Celebrating Hispanic History Month - A Profile on Lorena De Marco Garcia, MD
Lorena P. De Marco Garcia, MD, is a vascular surgeon in Eastern Long Island, New York and is affiliated with multiple hospitals in the area, including Plainview Hospital and South Shore University Hospital within Northwell Health System. Her prior affiliation was with Virginia Mason Memorial in Yakima, Washington. She received her medical degree from the University of Buenos Aires in Argentina and has been in practice for more than 20 years.
Lorena De Marco, MD, honors her Argentinian culture in every facet of her life. While at home, she enjoys spending time with her friends and family, bonding over food and music. She serves as the vascular director and vascular ultrasound medical director for Northwell’s Eastern Region, as well as the chief of vascular surgery and wound care medical director at Plainview Hospital, on Long Island, where she forges meaningful connections with her patients by sharing the same language or talking about the latest soccer match. For her, Hispanic Heritage Month is her way of living, not limited to a one-month celebration.
“I don’t think I celebrate Hispanic Heritage Month in any different way. I am who I am; my family is part of me, so I live it daily. My family is Hispanic every day, from our language to music to food, so I don’t feel like I have to choose a month to do something different because it’s ingrained in me,” said De Marco.
De Marco was born and raised in Argentina until she was 26 and had her sights set on a medical career. She attended the Universidad de Buenos Aires for medical school, where she met the man who would later become her husband. In 2003, they both received an opportunity to train in New York and left Argentina to pursue their goals. De Marco completed a vascular surgery fellowship at North Shore – Long Island Jewish Health System. Her training led her to work in a medically underserved area in Yakima, Washington, where they both worked there for nine years serving the heavily Hispanic population. Though the rural American scenery was nice, De Marco’s family grew, and she moved back to New York for her children’s education and to be closer to family.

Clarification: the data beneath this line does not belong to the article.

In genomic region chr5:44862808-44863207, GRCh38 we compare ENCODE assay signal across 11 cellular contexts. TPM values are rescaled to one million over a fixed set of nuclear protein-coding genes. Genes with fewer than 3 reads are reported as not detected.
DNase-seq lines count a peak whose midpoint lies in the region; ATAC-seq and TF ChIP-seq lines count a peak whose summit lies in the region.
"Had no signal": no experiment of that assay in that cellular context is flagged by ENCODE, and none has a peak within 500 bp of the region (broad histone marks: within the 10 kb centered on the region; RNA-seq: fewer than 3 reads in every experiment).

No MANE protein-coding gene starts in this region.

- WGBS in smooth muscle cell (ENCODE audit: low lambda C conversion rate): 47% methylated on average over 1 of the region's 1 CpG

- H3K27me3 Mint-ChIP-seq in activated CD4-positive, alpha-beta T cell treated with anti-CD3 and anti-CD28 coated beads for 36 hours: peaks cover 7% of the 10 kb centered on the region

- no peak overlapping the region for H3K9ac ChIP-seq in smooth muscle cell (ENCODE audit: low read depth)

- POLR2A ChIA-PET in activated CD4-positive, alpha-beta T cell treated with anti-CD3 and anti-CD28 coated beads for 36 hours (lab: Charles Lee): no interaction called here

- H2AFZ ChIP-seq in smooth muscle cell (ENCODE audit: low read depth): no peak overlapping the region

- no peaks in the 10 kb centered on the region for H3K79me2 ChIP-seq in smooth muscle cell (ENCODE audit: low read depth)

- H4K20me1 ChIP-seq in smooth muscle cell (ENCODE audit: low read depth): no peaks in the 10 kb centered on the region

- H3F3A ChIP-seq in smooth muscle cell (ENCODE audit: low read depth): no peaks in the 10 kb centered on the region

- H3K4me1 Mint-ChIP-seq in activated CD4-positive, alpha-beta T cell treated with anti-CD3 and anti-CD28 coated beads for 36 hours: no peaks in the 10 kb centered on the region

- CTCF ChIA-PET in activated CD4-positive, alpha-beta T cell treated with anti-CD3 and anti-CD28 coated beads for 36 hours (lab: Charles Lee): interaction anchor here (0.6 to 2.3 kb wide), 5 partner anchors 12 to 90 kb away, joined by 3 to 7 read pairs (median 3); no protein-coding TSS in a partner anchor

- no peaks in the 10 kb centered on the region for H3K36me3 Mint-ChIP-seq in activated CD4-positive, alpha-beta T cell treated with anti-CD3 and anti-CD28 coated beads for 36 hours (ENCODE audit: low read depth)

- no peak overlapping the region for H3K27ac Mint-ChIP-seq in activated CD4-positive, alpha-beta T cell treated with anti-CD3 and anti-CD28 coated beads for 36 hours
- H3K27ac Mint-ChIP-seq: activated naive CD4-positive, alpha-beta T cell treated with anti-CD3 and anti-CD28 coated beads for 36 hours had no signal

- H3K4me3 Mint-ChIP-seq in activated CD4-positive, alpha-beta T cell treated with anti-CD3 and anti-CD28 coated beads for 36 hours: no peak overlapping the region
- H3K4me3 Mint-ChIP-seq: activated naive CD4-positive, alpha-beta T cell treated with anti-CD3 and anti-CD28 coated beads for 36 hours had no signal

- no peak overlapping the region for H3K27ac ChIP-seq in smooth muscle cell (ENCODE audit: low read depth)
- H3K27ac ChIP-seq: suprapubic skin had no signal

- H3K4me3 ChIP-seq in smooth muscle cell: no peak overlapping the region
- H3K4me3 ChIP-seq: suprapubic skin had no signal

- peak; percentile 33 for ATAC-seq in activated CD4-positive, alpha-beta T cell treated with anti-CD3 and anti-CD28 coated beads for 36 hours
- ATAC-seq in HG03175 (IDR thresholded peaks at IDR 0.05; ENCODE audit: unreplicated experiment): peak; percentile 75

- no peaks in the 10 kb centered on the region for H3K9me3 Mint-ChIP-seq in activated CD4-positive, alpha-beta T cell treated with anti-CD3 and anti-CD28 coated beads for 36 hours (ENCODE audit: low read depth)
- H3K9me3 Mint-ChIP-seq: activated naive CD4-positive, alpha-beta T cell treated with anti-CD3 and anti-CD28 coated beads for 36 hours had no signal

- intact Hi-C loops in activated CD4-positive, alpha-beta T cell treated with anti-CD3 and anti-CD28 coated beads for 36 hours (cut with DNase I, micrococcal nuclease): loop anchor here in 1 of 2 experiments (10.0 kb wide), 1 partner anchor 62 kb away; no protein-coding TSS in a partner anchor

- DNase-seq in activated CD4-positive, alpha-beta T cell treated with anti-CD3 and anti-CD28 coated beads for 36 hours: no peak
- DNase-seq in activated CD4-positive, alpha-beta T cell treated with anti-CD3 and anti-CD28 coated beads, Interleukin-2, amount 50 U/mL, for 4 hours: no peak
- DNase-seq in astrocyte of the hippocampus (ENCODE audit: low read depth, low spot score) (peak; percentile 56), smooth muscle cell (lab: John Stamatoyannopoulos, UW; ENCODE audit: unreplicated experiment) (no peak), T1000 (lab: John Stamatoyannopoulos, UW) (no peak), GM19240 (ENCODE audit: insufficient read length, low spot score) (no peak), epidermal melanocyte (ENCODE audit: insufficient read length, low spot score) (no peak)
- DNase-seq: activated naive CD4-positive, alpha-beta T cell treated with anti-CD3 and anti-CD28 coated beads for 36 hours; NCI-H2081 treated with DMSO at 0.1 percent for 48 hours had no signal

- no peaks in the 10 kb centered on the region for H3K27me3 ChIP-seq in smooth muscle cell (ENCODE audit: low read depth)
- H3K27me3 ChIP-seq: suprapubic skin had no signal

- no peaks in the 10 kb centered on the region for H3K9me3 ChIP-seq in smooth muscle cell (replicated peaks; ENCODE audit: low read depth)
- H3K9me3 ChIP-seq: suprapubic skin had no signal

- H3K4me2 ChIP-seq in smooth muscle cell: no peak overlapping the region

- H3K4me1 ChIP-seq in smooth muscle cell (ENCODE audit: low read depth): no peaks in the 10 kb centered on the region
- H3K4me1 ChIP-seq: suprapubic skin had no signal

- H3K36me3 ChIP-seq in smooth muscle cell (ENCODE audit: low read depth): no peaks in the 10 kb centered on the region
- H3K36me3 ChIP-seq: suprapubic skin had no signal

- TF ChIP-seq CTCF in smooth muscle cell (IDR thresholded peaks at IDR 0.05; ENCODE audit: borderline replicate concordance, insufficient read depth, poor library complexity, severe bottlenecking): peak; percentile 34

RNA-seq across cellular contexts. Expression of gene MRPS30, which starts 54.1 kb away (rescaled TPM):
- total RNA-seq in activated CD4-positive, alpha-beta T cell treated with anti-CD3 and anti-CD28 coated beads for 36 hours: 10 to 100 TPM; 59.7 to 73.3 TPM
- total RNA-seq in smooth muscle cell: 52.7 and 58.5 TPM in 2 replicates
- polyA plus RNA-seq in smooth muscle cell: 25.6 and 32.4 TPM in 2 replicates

This Hispanic Heritage Month, she encourages her fellow Society for Vascular Surgery members to serve the communities they represent and express themselves in their heritage in their practice for their patients to feel comfortable. As a medical professional who has worked for underrepresented areas, she advises SVS members that language is the first barrier they must overcome to improve the relationship between patients and providers.
“If you can speak the same language, most of the patients will get closer to you, and the patient/provider relationship will get easier,” said De Marco. “My advice is to find out what is available within your institution and make sure that you have translated forms in Spanish within your office, as it’s way more important than what we think.”
De Marco encourages everyone to donate to the SVS Foundation as an investment for future programs that would allow providers to attend to underrepresented populations. She believes everyone deserves to have access to treatments.
“Hispanics across the nation are an important force, with a high number of them still living in underrepresented areas. The impact of not having them around needs to be made more public. The fact that they are not documented doesn’t mean they do not count,” said De Marco.
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